During the final piece of the performance, the featured piece titled Touch, there were moments when dancers in chairs would balance their weight on an edge of one wheel over dancers lying underneath the chair. Hands reached out to grasp each other, distributing the weight through the arm muscles, from one shoulder to the next. Watching the performance, I was sitting in anticipation of a sudden shift in gravity, a moment of almost catastrophe. Reflecting on the piece now, I ask myself, how am I supposed to see these bodies that were moving before me?
In the case of Full Radius Dance, which presents the viewer with bodies that she does not typically see in a dance performance, what does the viewer and the viewerâ€™s body learn? I leave the theater and the reverberations of rhythm remain. What do these vibrations unhinge within my body? Are they making new connections with any of the mixed-up material that was disturbed by the vibrations? Making sense of the dancersâ€™ movements and bodies requires me to make sense of my own – this is a reciprocal movement. The question remains whether the origin of this movement and knowledge exists in myself or in the dancerâ€™s body that I watch roll across the floor.
– Meredith Kooi; meredith [dot] kooi [at] gmail [dot] com
 Personal conversation with Douglas Scott
 Edward C. Warburton, â€œOf Meanings and Movements: Re-Languaging Embodiment in Dance Phenomenology and Cognition,â€ Dance Research Journal, vol. 43, no. 2 (Winter 2011), 72.
 Erin Manning, Relationscapes: Movement, Art, Philosophy (Cambridge, MA and London: The MIT Press, 2009), 6.
 Maxine Sheets-Johnstone, The Primacy of Movement, 2nd Ed (Amsterdam and Philadelphia: John Benjamins Publishing Company, 2011), 118.
DANCE informa. danceinforma.com. Photos by AMN photography. http://www.danceinforma.com/USA_magazine/2013/01/20/full-radius-dance-premieres-three-contemporary-works/
This post initiates what I hope will be a series of posts made in response to the question: â€œWhat can be done with dance?â€. The question is taken from the book, â€œHow to Do Things with Dance: Performing Change in Postwar Americaâ€ by Rebekah J Kowal. In the book Kowal suggests that the political potential of choreography to enact real societal change exists as much on the street as it does on the stage. I wonâ€™t go into too much detail about the book, as I will be posting an interview with Kowal shortly, but I would like to linger a little while on this question of doing. Following Kowalâ€™s lead I would like to consider the potential of dance as extending beyond the â€œpower of embodied actionâ€. Let us take for granted, just for now, Â this particular kind of power in bringing about experiential or social change in order to consider other aspects of dance. Like poetry, dance is a way of making graspable what might otherwise elude us. It is a way of capturing the wordless sensations that arise in the body at any given moment.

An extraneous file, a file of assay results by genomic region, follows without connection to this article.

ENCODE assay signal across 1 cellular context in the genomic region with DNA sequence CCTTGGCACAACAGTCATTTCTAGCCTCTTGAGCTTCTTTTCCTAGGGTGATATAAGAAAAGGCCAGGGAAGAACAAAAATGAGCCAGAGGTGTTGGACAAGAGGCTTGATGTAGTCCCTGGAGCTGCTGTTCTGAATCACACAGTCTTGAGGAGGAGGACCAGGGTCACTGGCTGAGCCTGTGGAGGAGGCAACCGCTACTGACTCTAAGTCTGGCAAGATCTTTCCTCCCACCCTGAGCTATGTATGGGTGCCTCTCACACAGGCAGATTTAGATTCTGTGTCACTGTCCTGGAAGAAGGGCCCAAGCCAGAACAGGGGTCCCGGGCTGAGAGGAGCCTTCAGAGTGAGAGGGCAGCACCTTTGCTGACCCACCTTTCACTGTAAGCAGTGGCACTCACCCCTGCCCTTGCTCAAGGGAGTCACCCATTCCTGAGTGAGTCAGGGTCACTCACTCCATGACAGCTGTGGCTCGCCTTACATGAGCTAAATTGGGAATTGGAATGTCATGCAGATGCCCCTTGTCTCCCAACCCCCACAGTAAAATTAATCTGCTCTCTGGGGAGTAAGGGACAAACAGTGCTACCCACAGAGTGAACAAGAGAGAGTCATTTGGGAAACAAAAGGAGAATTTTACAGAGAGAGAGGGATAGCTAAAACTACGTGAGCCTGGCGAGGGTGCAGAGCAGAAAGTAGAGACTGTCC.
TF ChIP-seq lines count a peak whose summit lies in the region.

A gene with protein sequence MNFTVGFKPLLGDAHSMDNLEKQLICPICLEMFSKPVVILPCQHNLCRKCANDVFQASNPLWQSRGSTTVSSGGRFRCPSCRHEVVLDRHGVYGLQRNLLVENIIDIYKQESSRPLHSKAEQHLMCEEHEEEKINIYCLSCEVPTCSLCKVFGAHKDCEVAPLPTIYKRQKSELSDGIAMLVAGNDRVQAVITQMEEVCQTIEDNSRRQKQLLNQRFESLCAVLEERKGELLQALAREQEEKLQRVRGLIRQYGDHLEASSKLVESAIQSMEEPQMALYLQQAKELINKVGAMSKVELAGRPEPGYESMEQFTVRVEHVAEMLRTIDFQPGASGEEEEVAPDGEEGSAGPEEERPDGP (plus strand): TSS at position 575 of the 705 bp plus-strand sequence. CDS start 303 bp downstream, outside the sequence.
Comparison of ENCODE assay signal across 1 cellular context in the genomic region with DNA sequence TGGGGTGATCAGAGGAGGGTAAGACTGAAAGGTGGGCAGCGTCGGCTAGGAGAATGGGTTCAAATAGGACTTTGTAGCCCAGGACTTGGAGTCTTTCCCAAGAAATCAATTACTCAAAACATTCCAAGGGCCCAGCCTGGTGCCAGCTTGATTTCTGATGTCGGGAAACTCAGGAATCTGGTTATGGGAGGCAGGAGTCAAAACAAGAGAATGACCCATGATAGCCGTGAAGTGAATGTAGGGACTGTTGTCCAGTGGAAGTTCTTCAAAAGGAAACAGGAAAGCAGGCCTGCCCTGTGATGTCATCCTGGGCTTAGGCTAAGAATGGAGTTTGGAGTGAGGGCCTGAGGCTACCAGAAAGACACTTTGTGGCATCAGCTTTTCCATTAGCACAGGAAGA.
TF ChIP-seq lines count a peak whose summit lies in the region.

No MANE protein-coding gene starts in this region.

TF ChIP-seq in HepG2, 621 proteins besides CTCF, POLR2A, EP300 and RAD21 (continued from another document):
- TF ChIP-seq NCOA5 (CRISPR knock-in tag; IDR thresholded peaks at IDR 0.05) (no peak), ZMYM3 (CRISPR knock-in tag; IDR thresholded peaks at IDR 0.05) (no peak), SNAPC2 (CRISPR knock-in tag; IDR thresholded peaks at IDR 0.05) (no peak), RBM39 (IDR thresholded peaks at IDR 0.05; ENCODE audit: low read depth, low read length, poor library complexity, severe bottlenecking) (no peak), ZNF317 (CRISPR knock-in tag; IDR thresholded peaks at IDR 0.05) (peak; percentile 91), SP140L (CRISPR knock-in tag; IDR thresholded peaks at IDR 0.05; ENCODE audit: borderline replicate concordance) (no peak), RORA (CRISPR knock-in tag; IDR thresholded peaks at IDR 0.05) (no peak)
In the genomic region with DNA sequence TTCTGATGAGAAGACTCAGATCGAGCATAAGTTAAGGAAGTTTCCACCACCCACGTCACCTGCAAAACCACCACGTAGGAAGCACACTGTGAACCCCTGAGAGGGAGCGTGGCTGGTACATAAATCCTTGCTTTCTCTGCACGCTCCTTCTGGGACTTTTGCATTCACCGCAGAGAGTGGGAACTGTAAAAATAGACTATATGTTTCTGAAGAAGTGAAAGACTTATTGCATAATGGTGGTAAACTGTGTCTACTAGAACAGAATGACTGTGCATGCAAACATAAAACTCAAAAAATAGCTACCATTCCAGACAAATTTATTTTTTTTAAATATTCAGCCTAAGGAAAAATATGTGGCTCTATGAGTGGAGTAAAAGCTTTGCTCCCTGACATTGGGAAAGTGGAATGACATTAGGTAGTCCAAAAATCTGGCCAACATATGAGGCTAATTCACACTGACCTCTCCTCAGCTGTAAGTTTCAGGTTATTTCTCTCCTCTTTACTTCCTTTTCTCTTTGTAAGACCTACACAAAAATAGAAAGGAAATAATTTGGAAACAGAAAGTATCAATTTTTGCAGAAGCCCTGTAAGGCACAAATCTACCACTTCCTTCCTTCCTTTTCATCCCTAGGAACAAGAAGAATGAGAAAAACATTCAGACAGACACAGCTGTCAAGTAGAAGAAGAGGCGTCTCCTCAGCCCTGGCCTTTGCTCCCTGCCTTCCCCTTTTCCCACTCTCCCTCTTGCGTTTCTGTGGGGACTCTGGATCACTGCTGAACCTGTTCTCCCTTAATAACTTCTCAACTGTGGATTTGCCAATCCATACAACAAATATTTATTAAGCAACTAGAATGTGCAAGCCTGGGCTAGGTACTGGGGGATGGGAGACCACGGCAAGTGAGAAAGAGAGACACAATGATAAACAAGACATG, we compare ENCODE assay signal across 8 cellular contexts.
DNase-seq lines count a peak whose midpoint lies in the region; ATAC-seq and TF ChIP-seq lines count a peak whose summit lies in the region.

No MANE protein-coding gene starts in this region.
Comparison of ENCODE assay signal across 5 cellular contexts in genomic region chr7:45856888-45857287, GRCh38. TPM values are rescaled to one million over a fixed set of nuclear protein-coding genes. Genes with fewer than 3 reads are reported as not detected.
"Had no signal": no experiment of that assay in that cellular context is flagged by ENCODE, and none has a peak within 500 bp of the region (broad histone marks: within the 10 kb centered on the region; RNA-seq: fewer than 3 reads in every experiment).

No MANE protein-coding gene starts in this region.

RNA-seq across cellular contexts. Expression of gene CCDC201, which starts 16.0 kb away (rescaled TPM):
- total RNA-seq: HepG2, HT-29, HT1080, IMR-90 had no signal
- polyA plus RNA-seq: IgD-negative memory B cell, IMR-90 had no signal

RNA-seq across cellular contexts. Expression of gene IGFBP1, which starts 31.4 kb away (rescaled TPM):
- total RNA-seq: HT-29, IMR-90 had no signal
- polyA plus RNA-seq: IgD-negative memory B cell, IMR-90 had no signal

While I may be inclined, from time to time, to believe that what constitutes the world is nothing more than a series of words, names really, I am also quick to point to the pleasure of unknowable sensations or passions. This is what dance does. It gives us access and makes available that which we feel but do not know. Choreography, in this vein, is a way of working with newly acquired bodily knowledge. In this way, dance is perhaps more grounded than poetry, in that what is being expressed is rooted in the architecture of the body. This of course only leads us to more questions: What is the relationship between the architecture of the body and the space in which it moves? and in the context of my initial inquiry, how might dance help us re-imagine this relationship?
Very often, when speaking about performance, we speak of the space of the event. That rather fluid relationship between the invisible boundaries of the performance arena and the bodies that occupy it. This is the basis for many conversations concerning theater, dance, and other body-based performance practices. Conceptions of space, as they attempt to describe a kind of container, allow for the conceptualizing of bodily volumes. They allow us to speak of the mobility of bodies as it pertains to the environment in which they move. While there is certainly a value in thinking of the relationship between the body and space as one of volume to container, it is also problematic in that it most often privileges an unrealistic idealized body.
Space as it exists conceptually promotes an occupation of itself by a certain kind of body. A body that is best represented by the athletic body. While this may not be the image of interest for most performers the image of the idealized body has a particularly strong hold socially and is continually circulated through the design and conceptualization of space. Day to day routines are policed by the proportions of the spaces in which they take place. Door frames, floor tiles, counter tops, the boundaries of our movements are dictated by standardized measurements. Proportions that are more often than not disproportionate to the bodies that they contains. So internalized are these dimensions that they are manifested non-consciously in the very way that we imagine space around us. To overcome these biases and to allow for other or differently abled bodies is to reconceptualize the relationship of the body to space.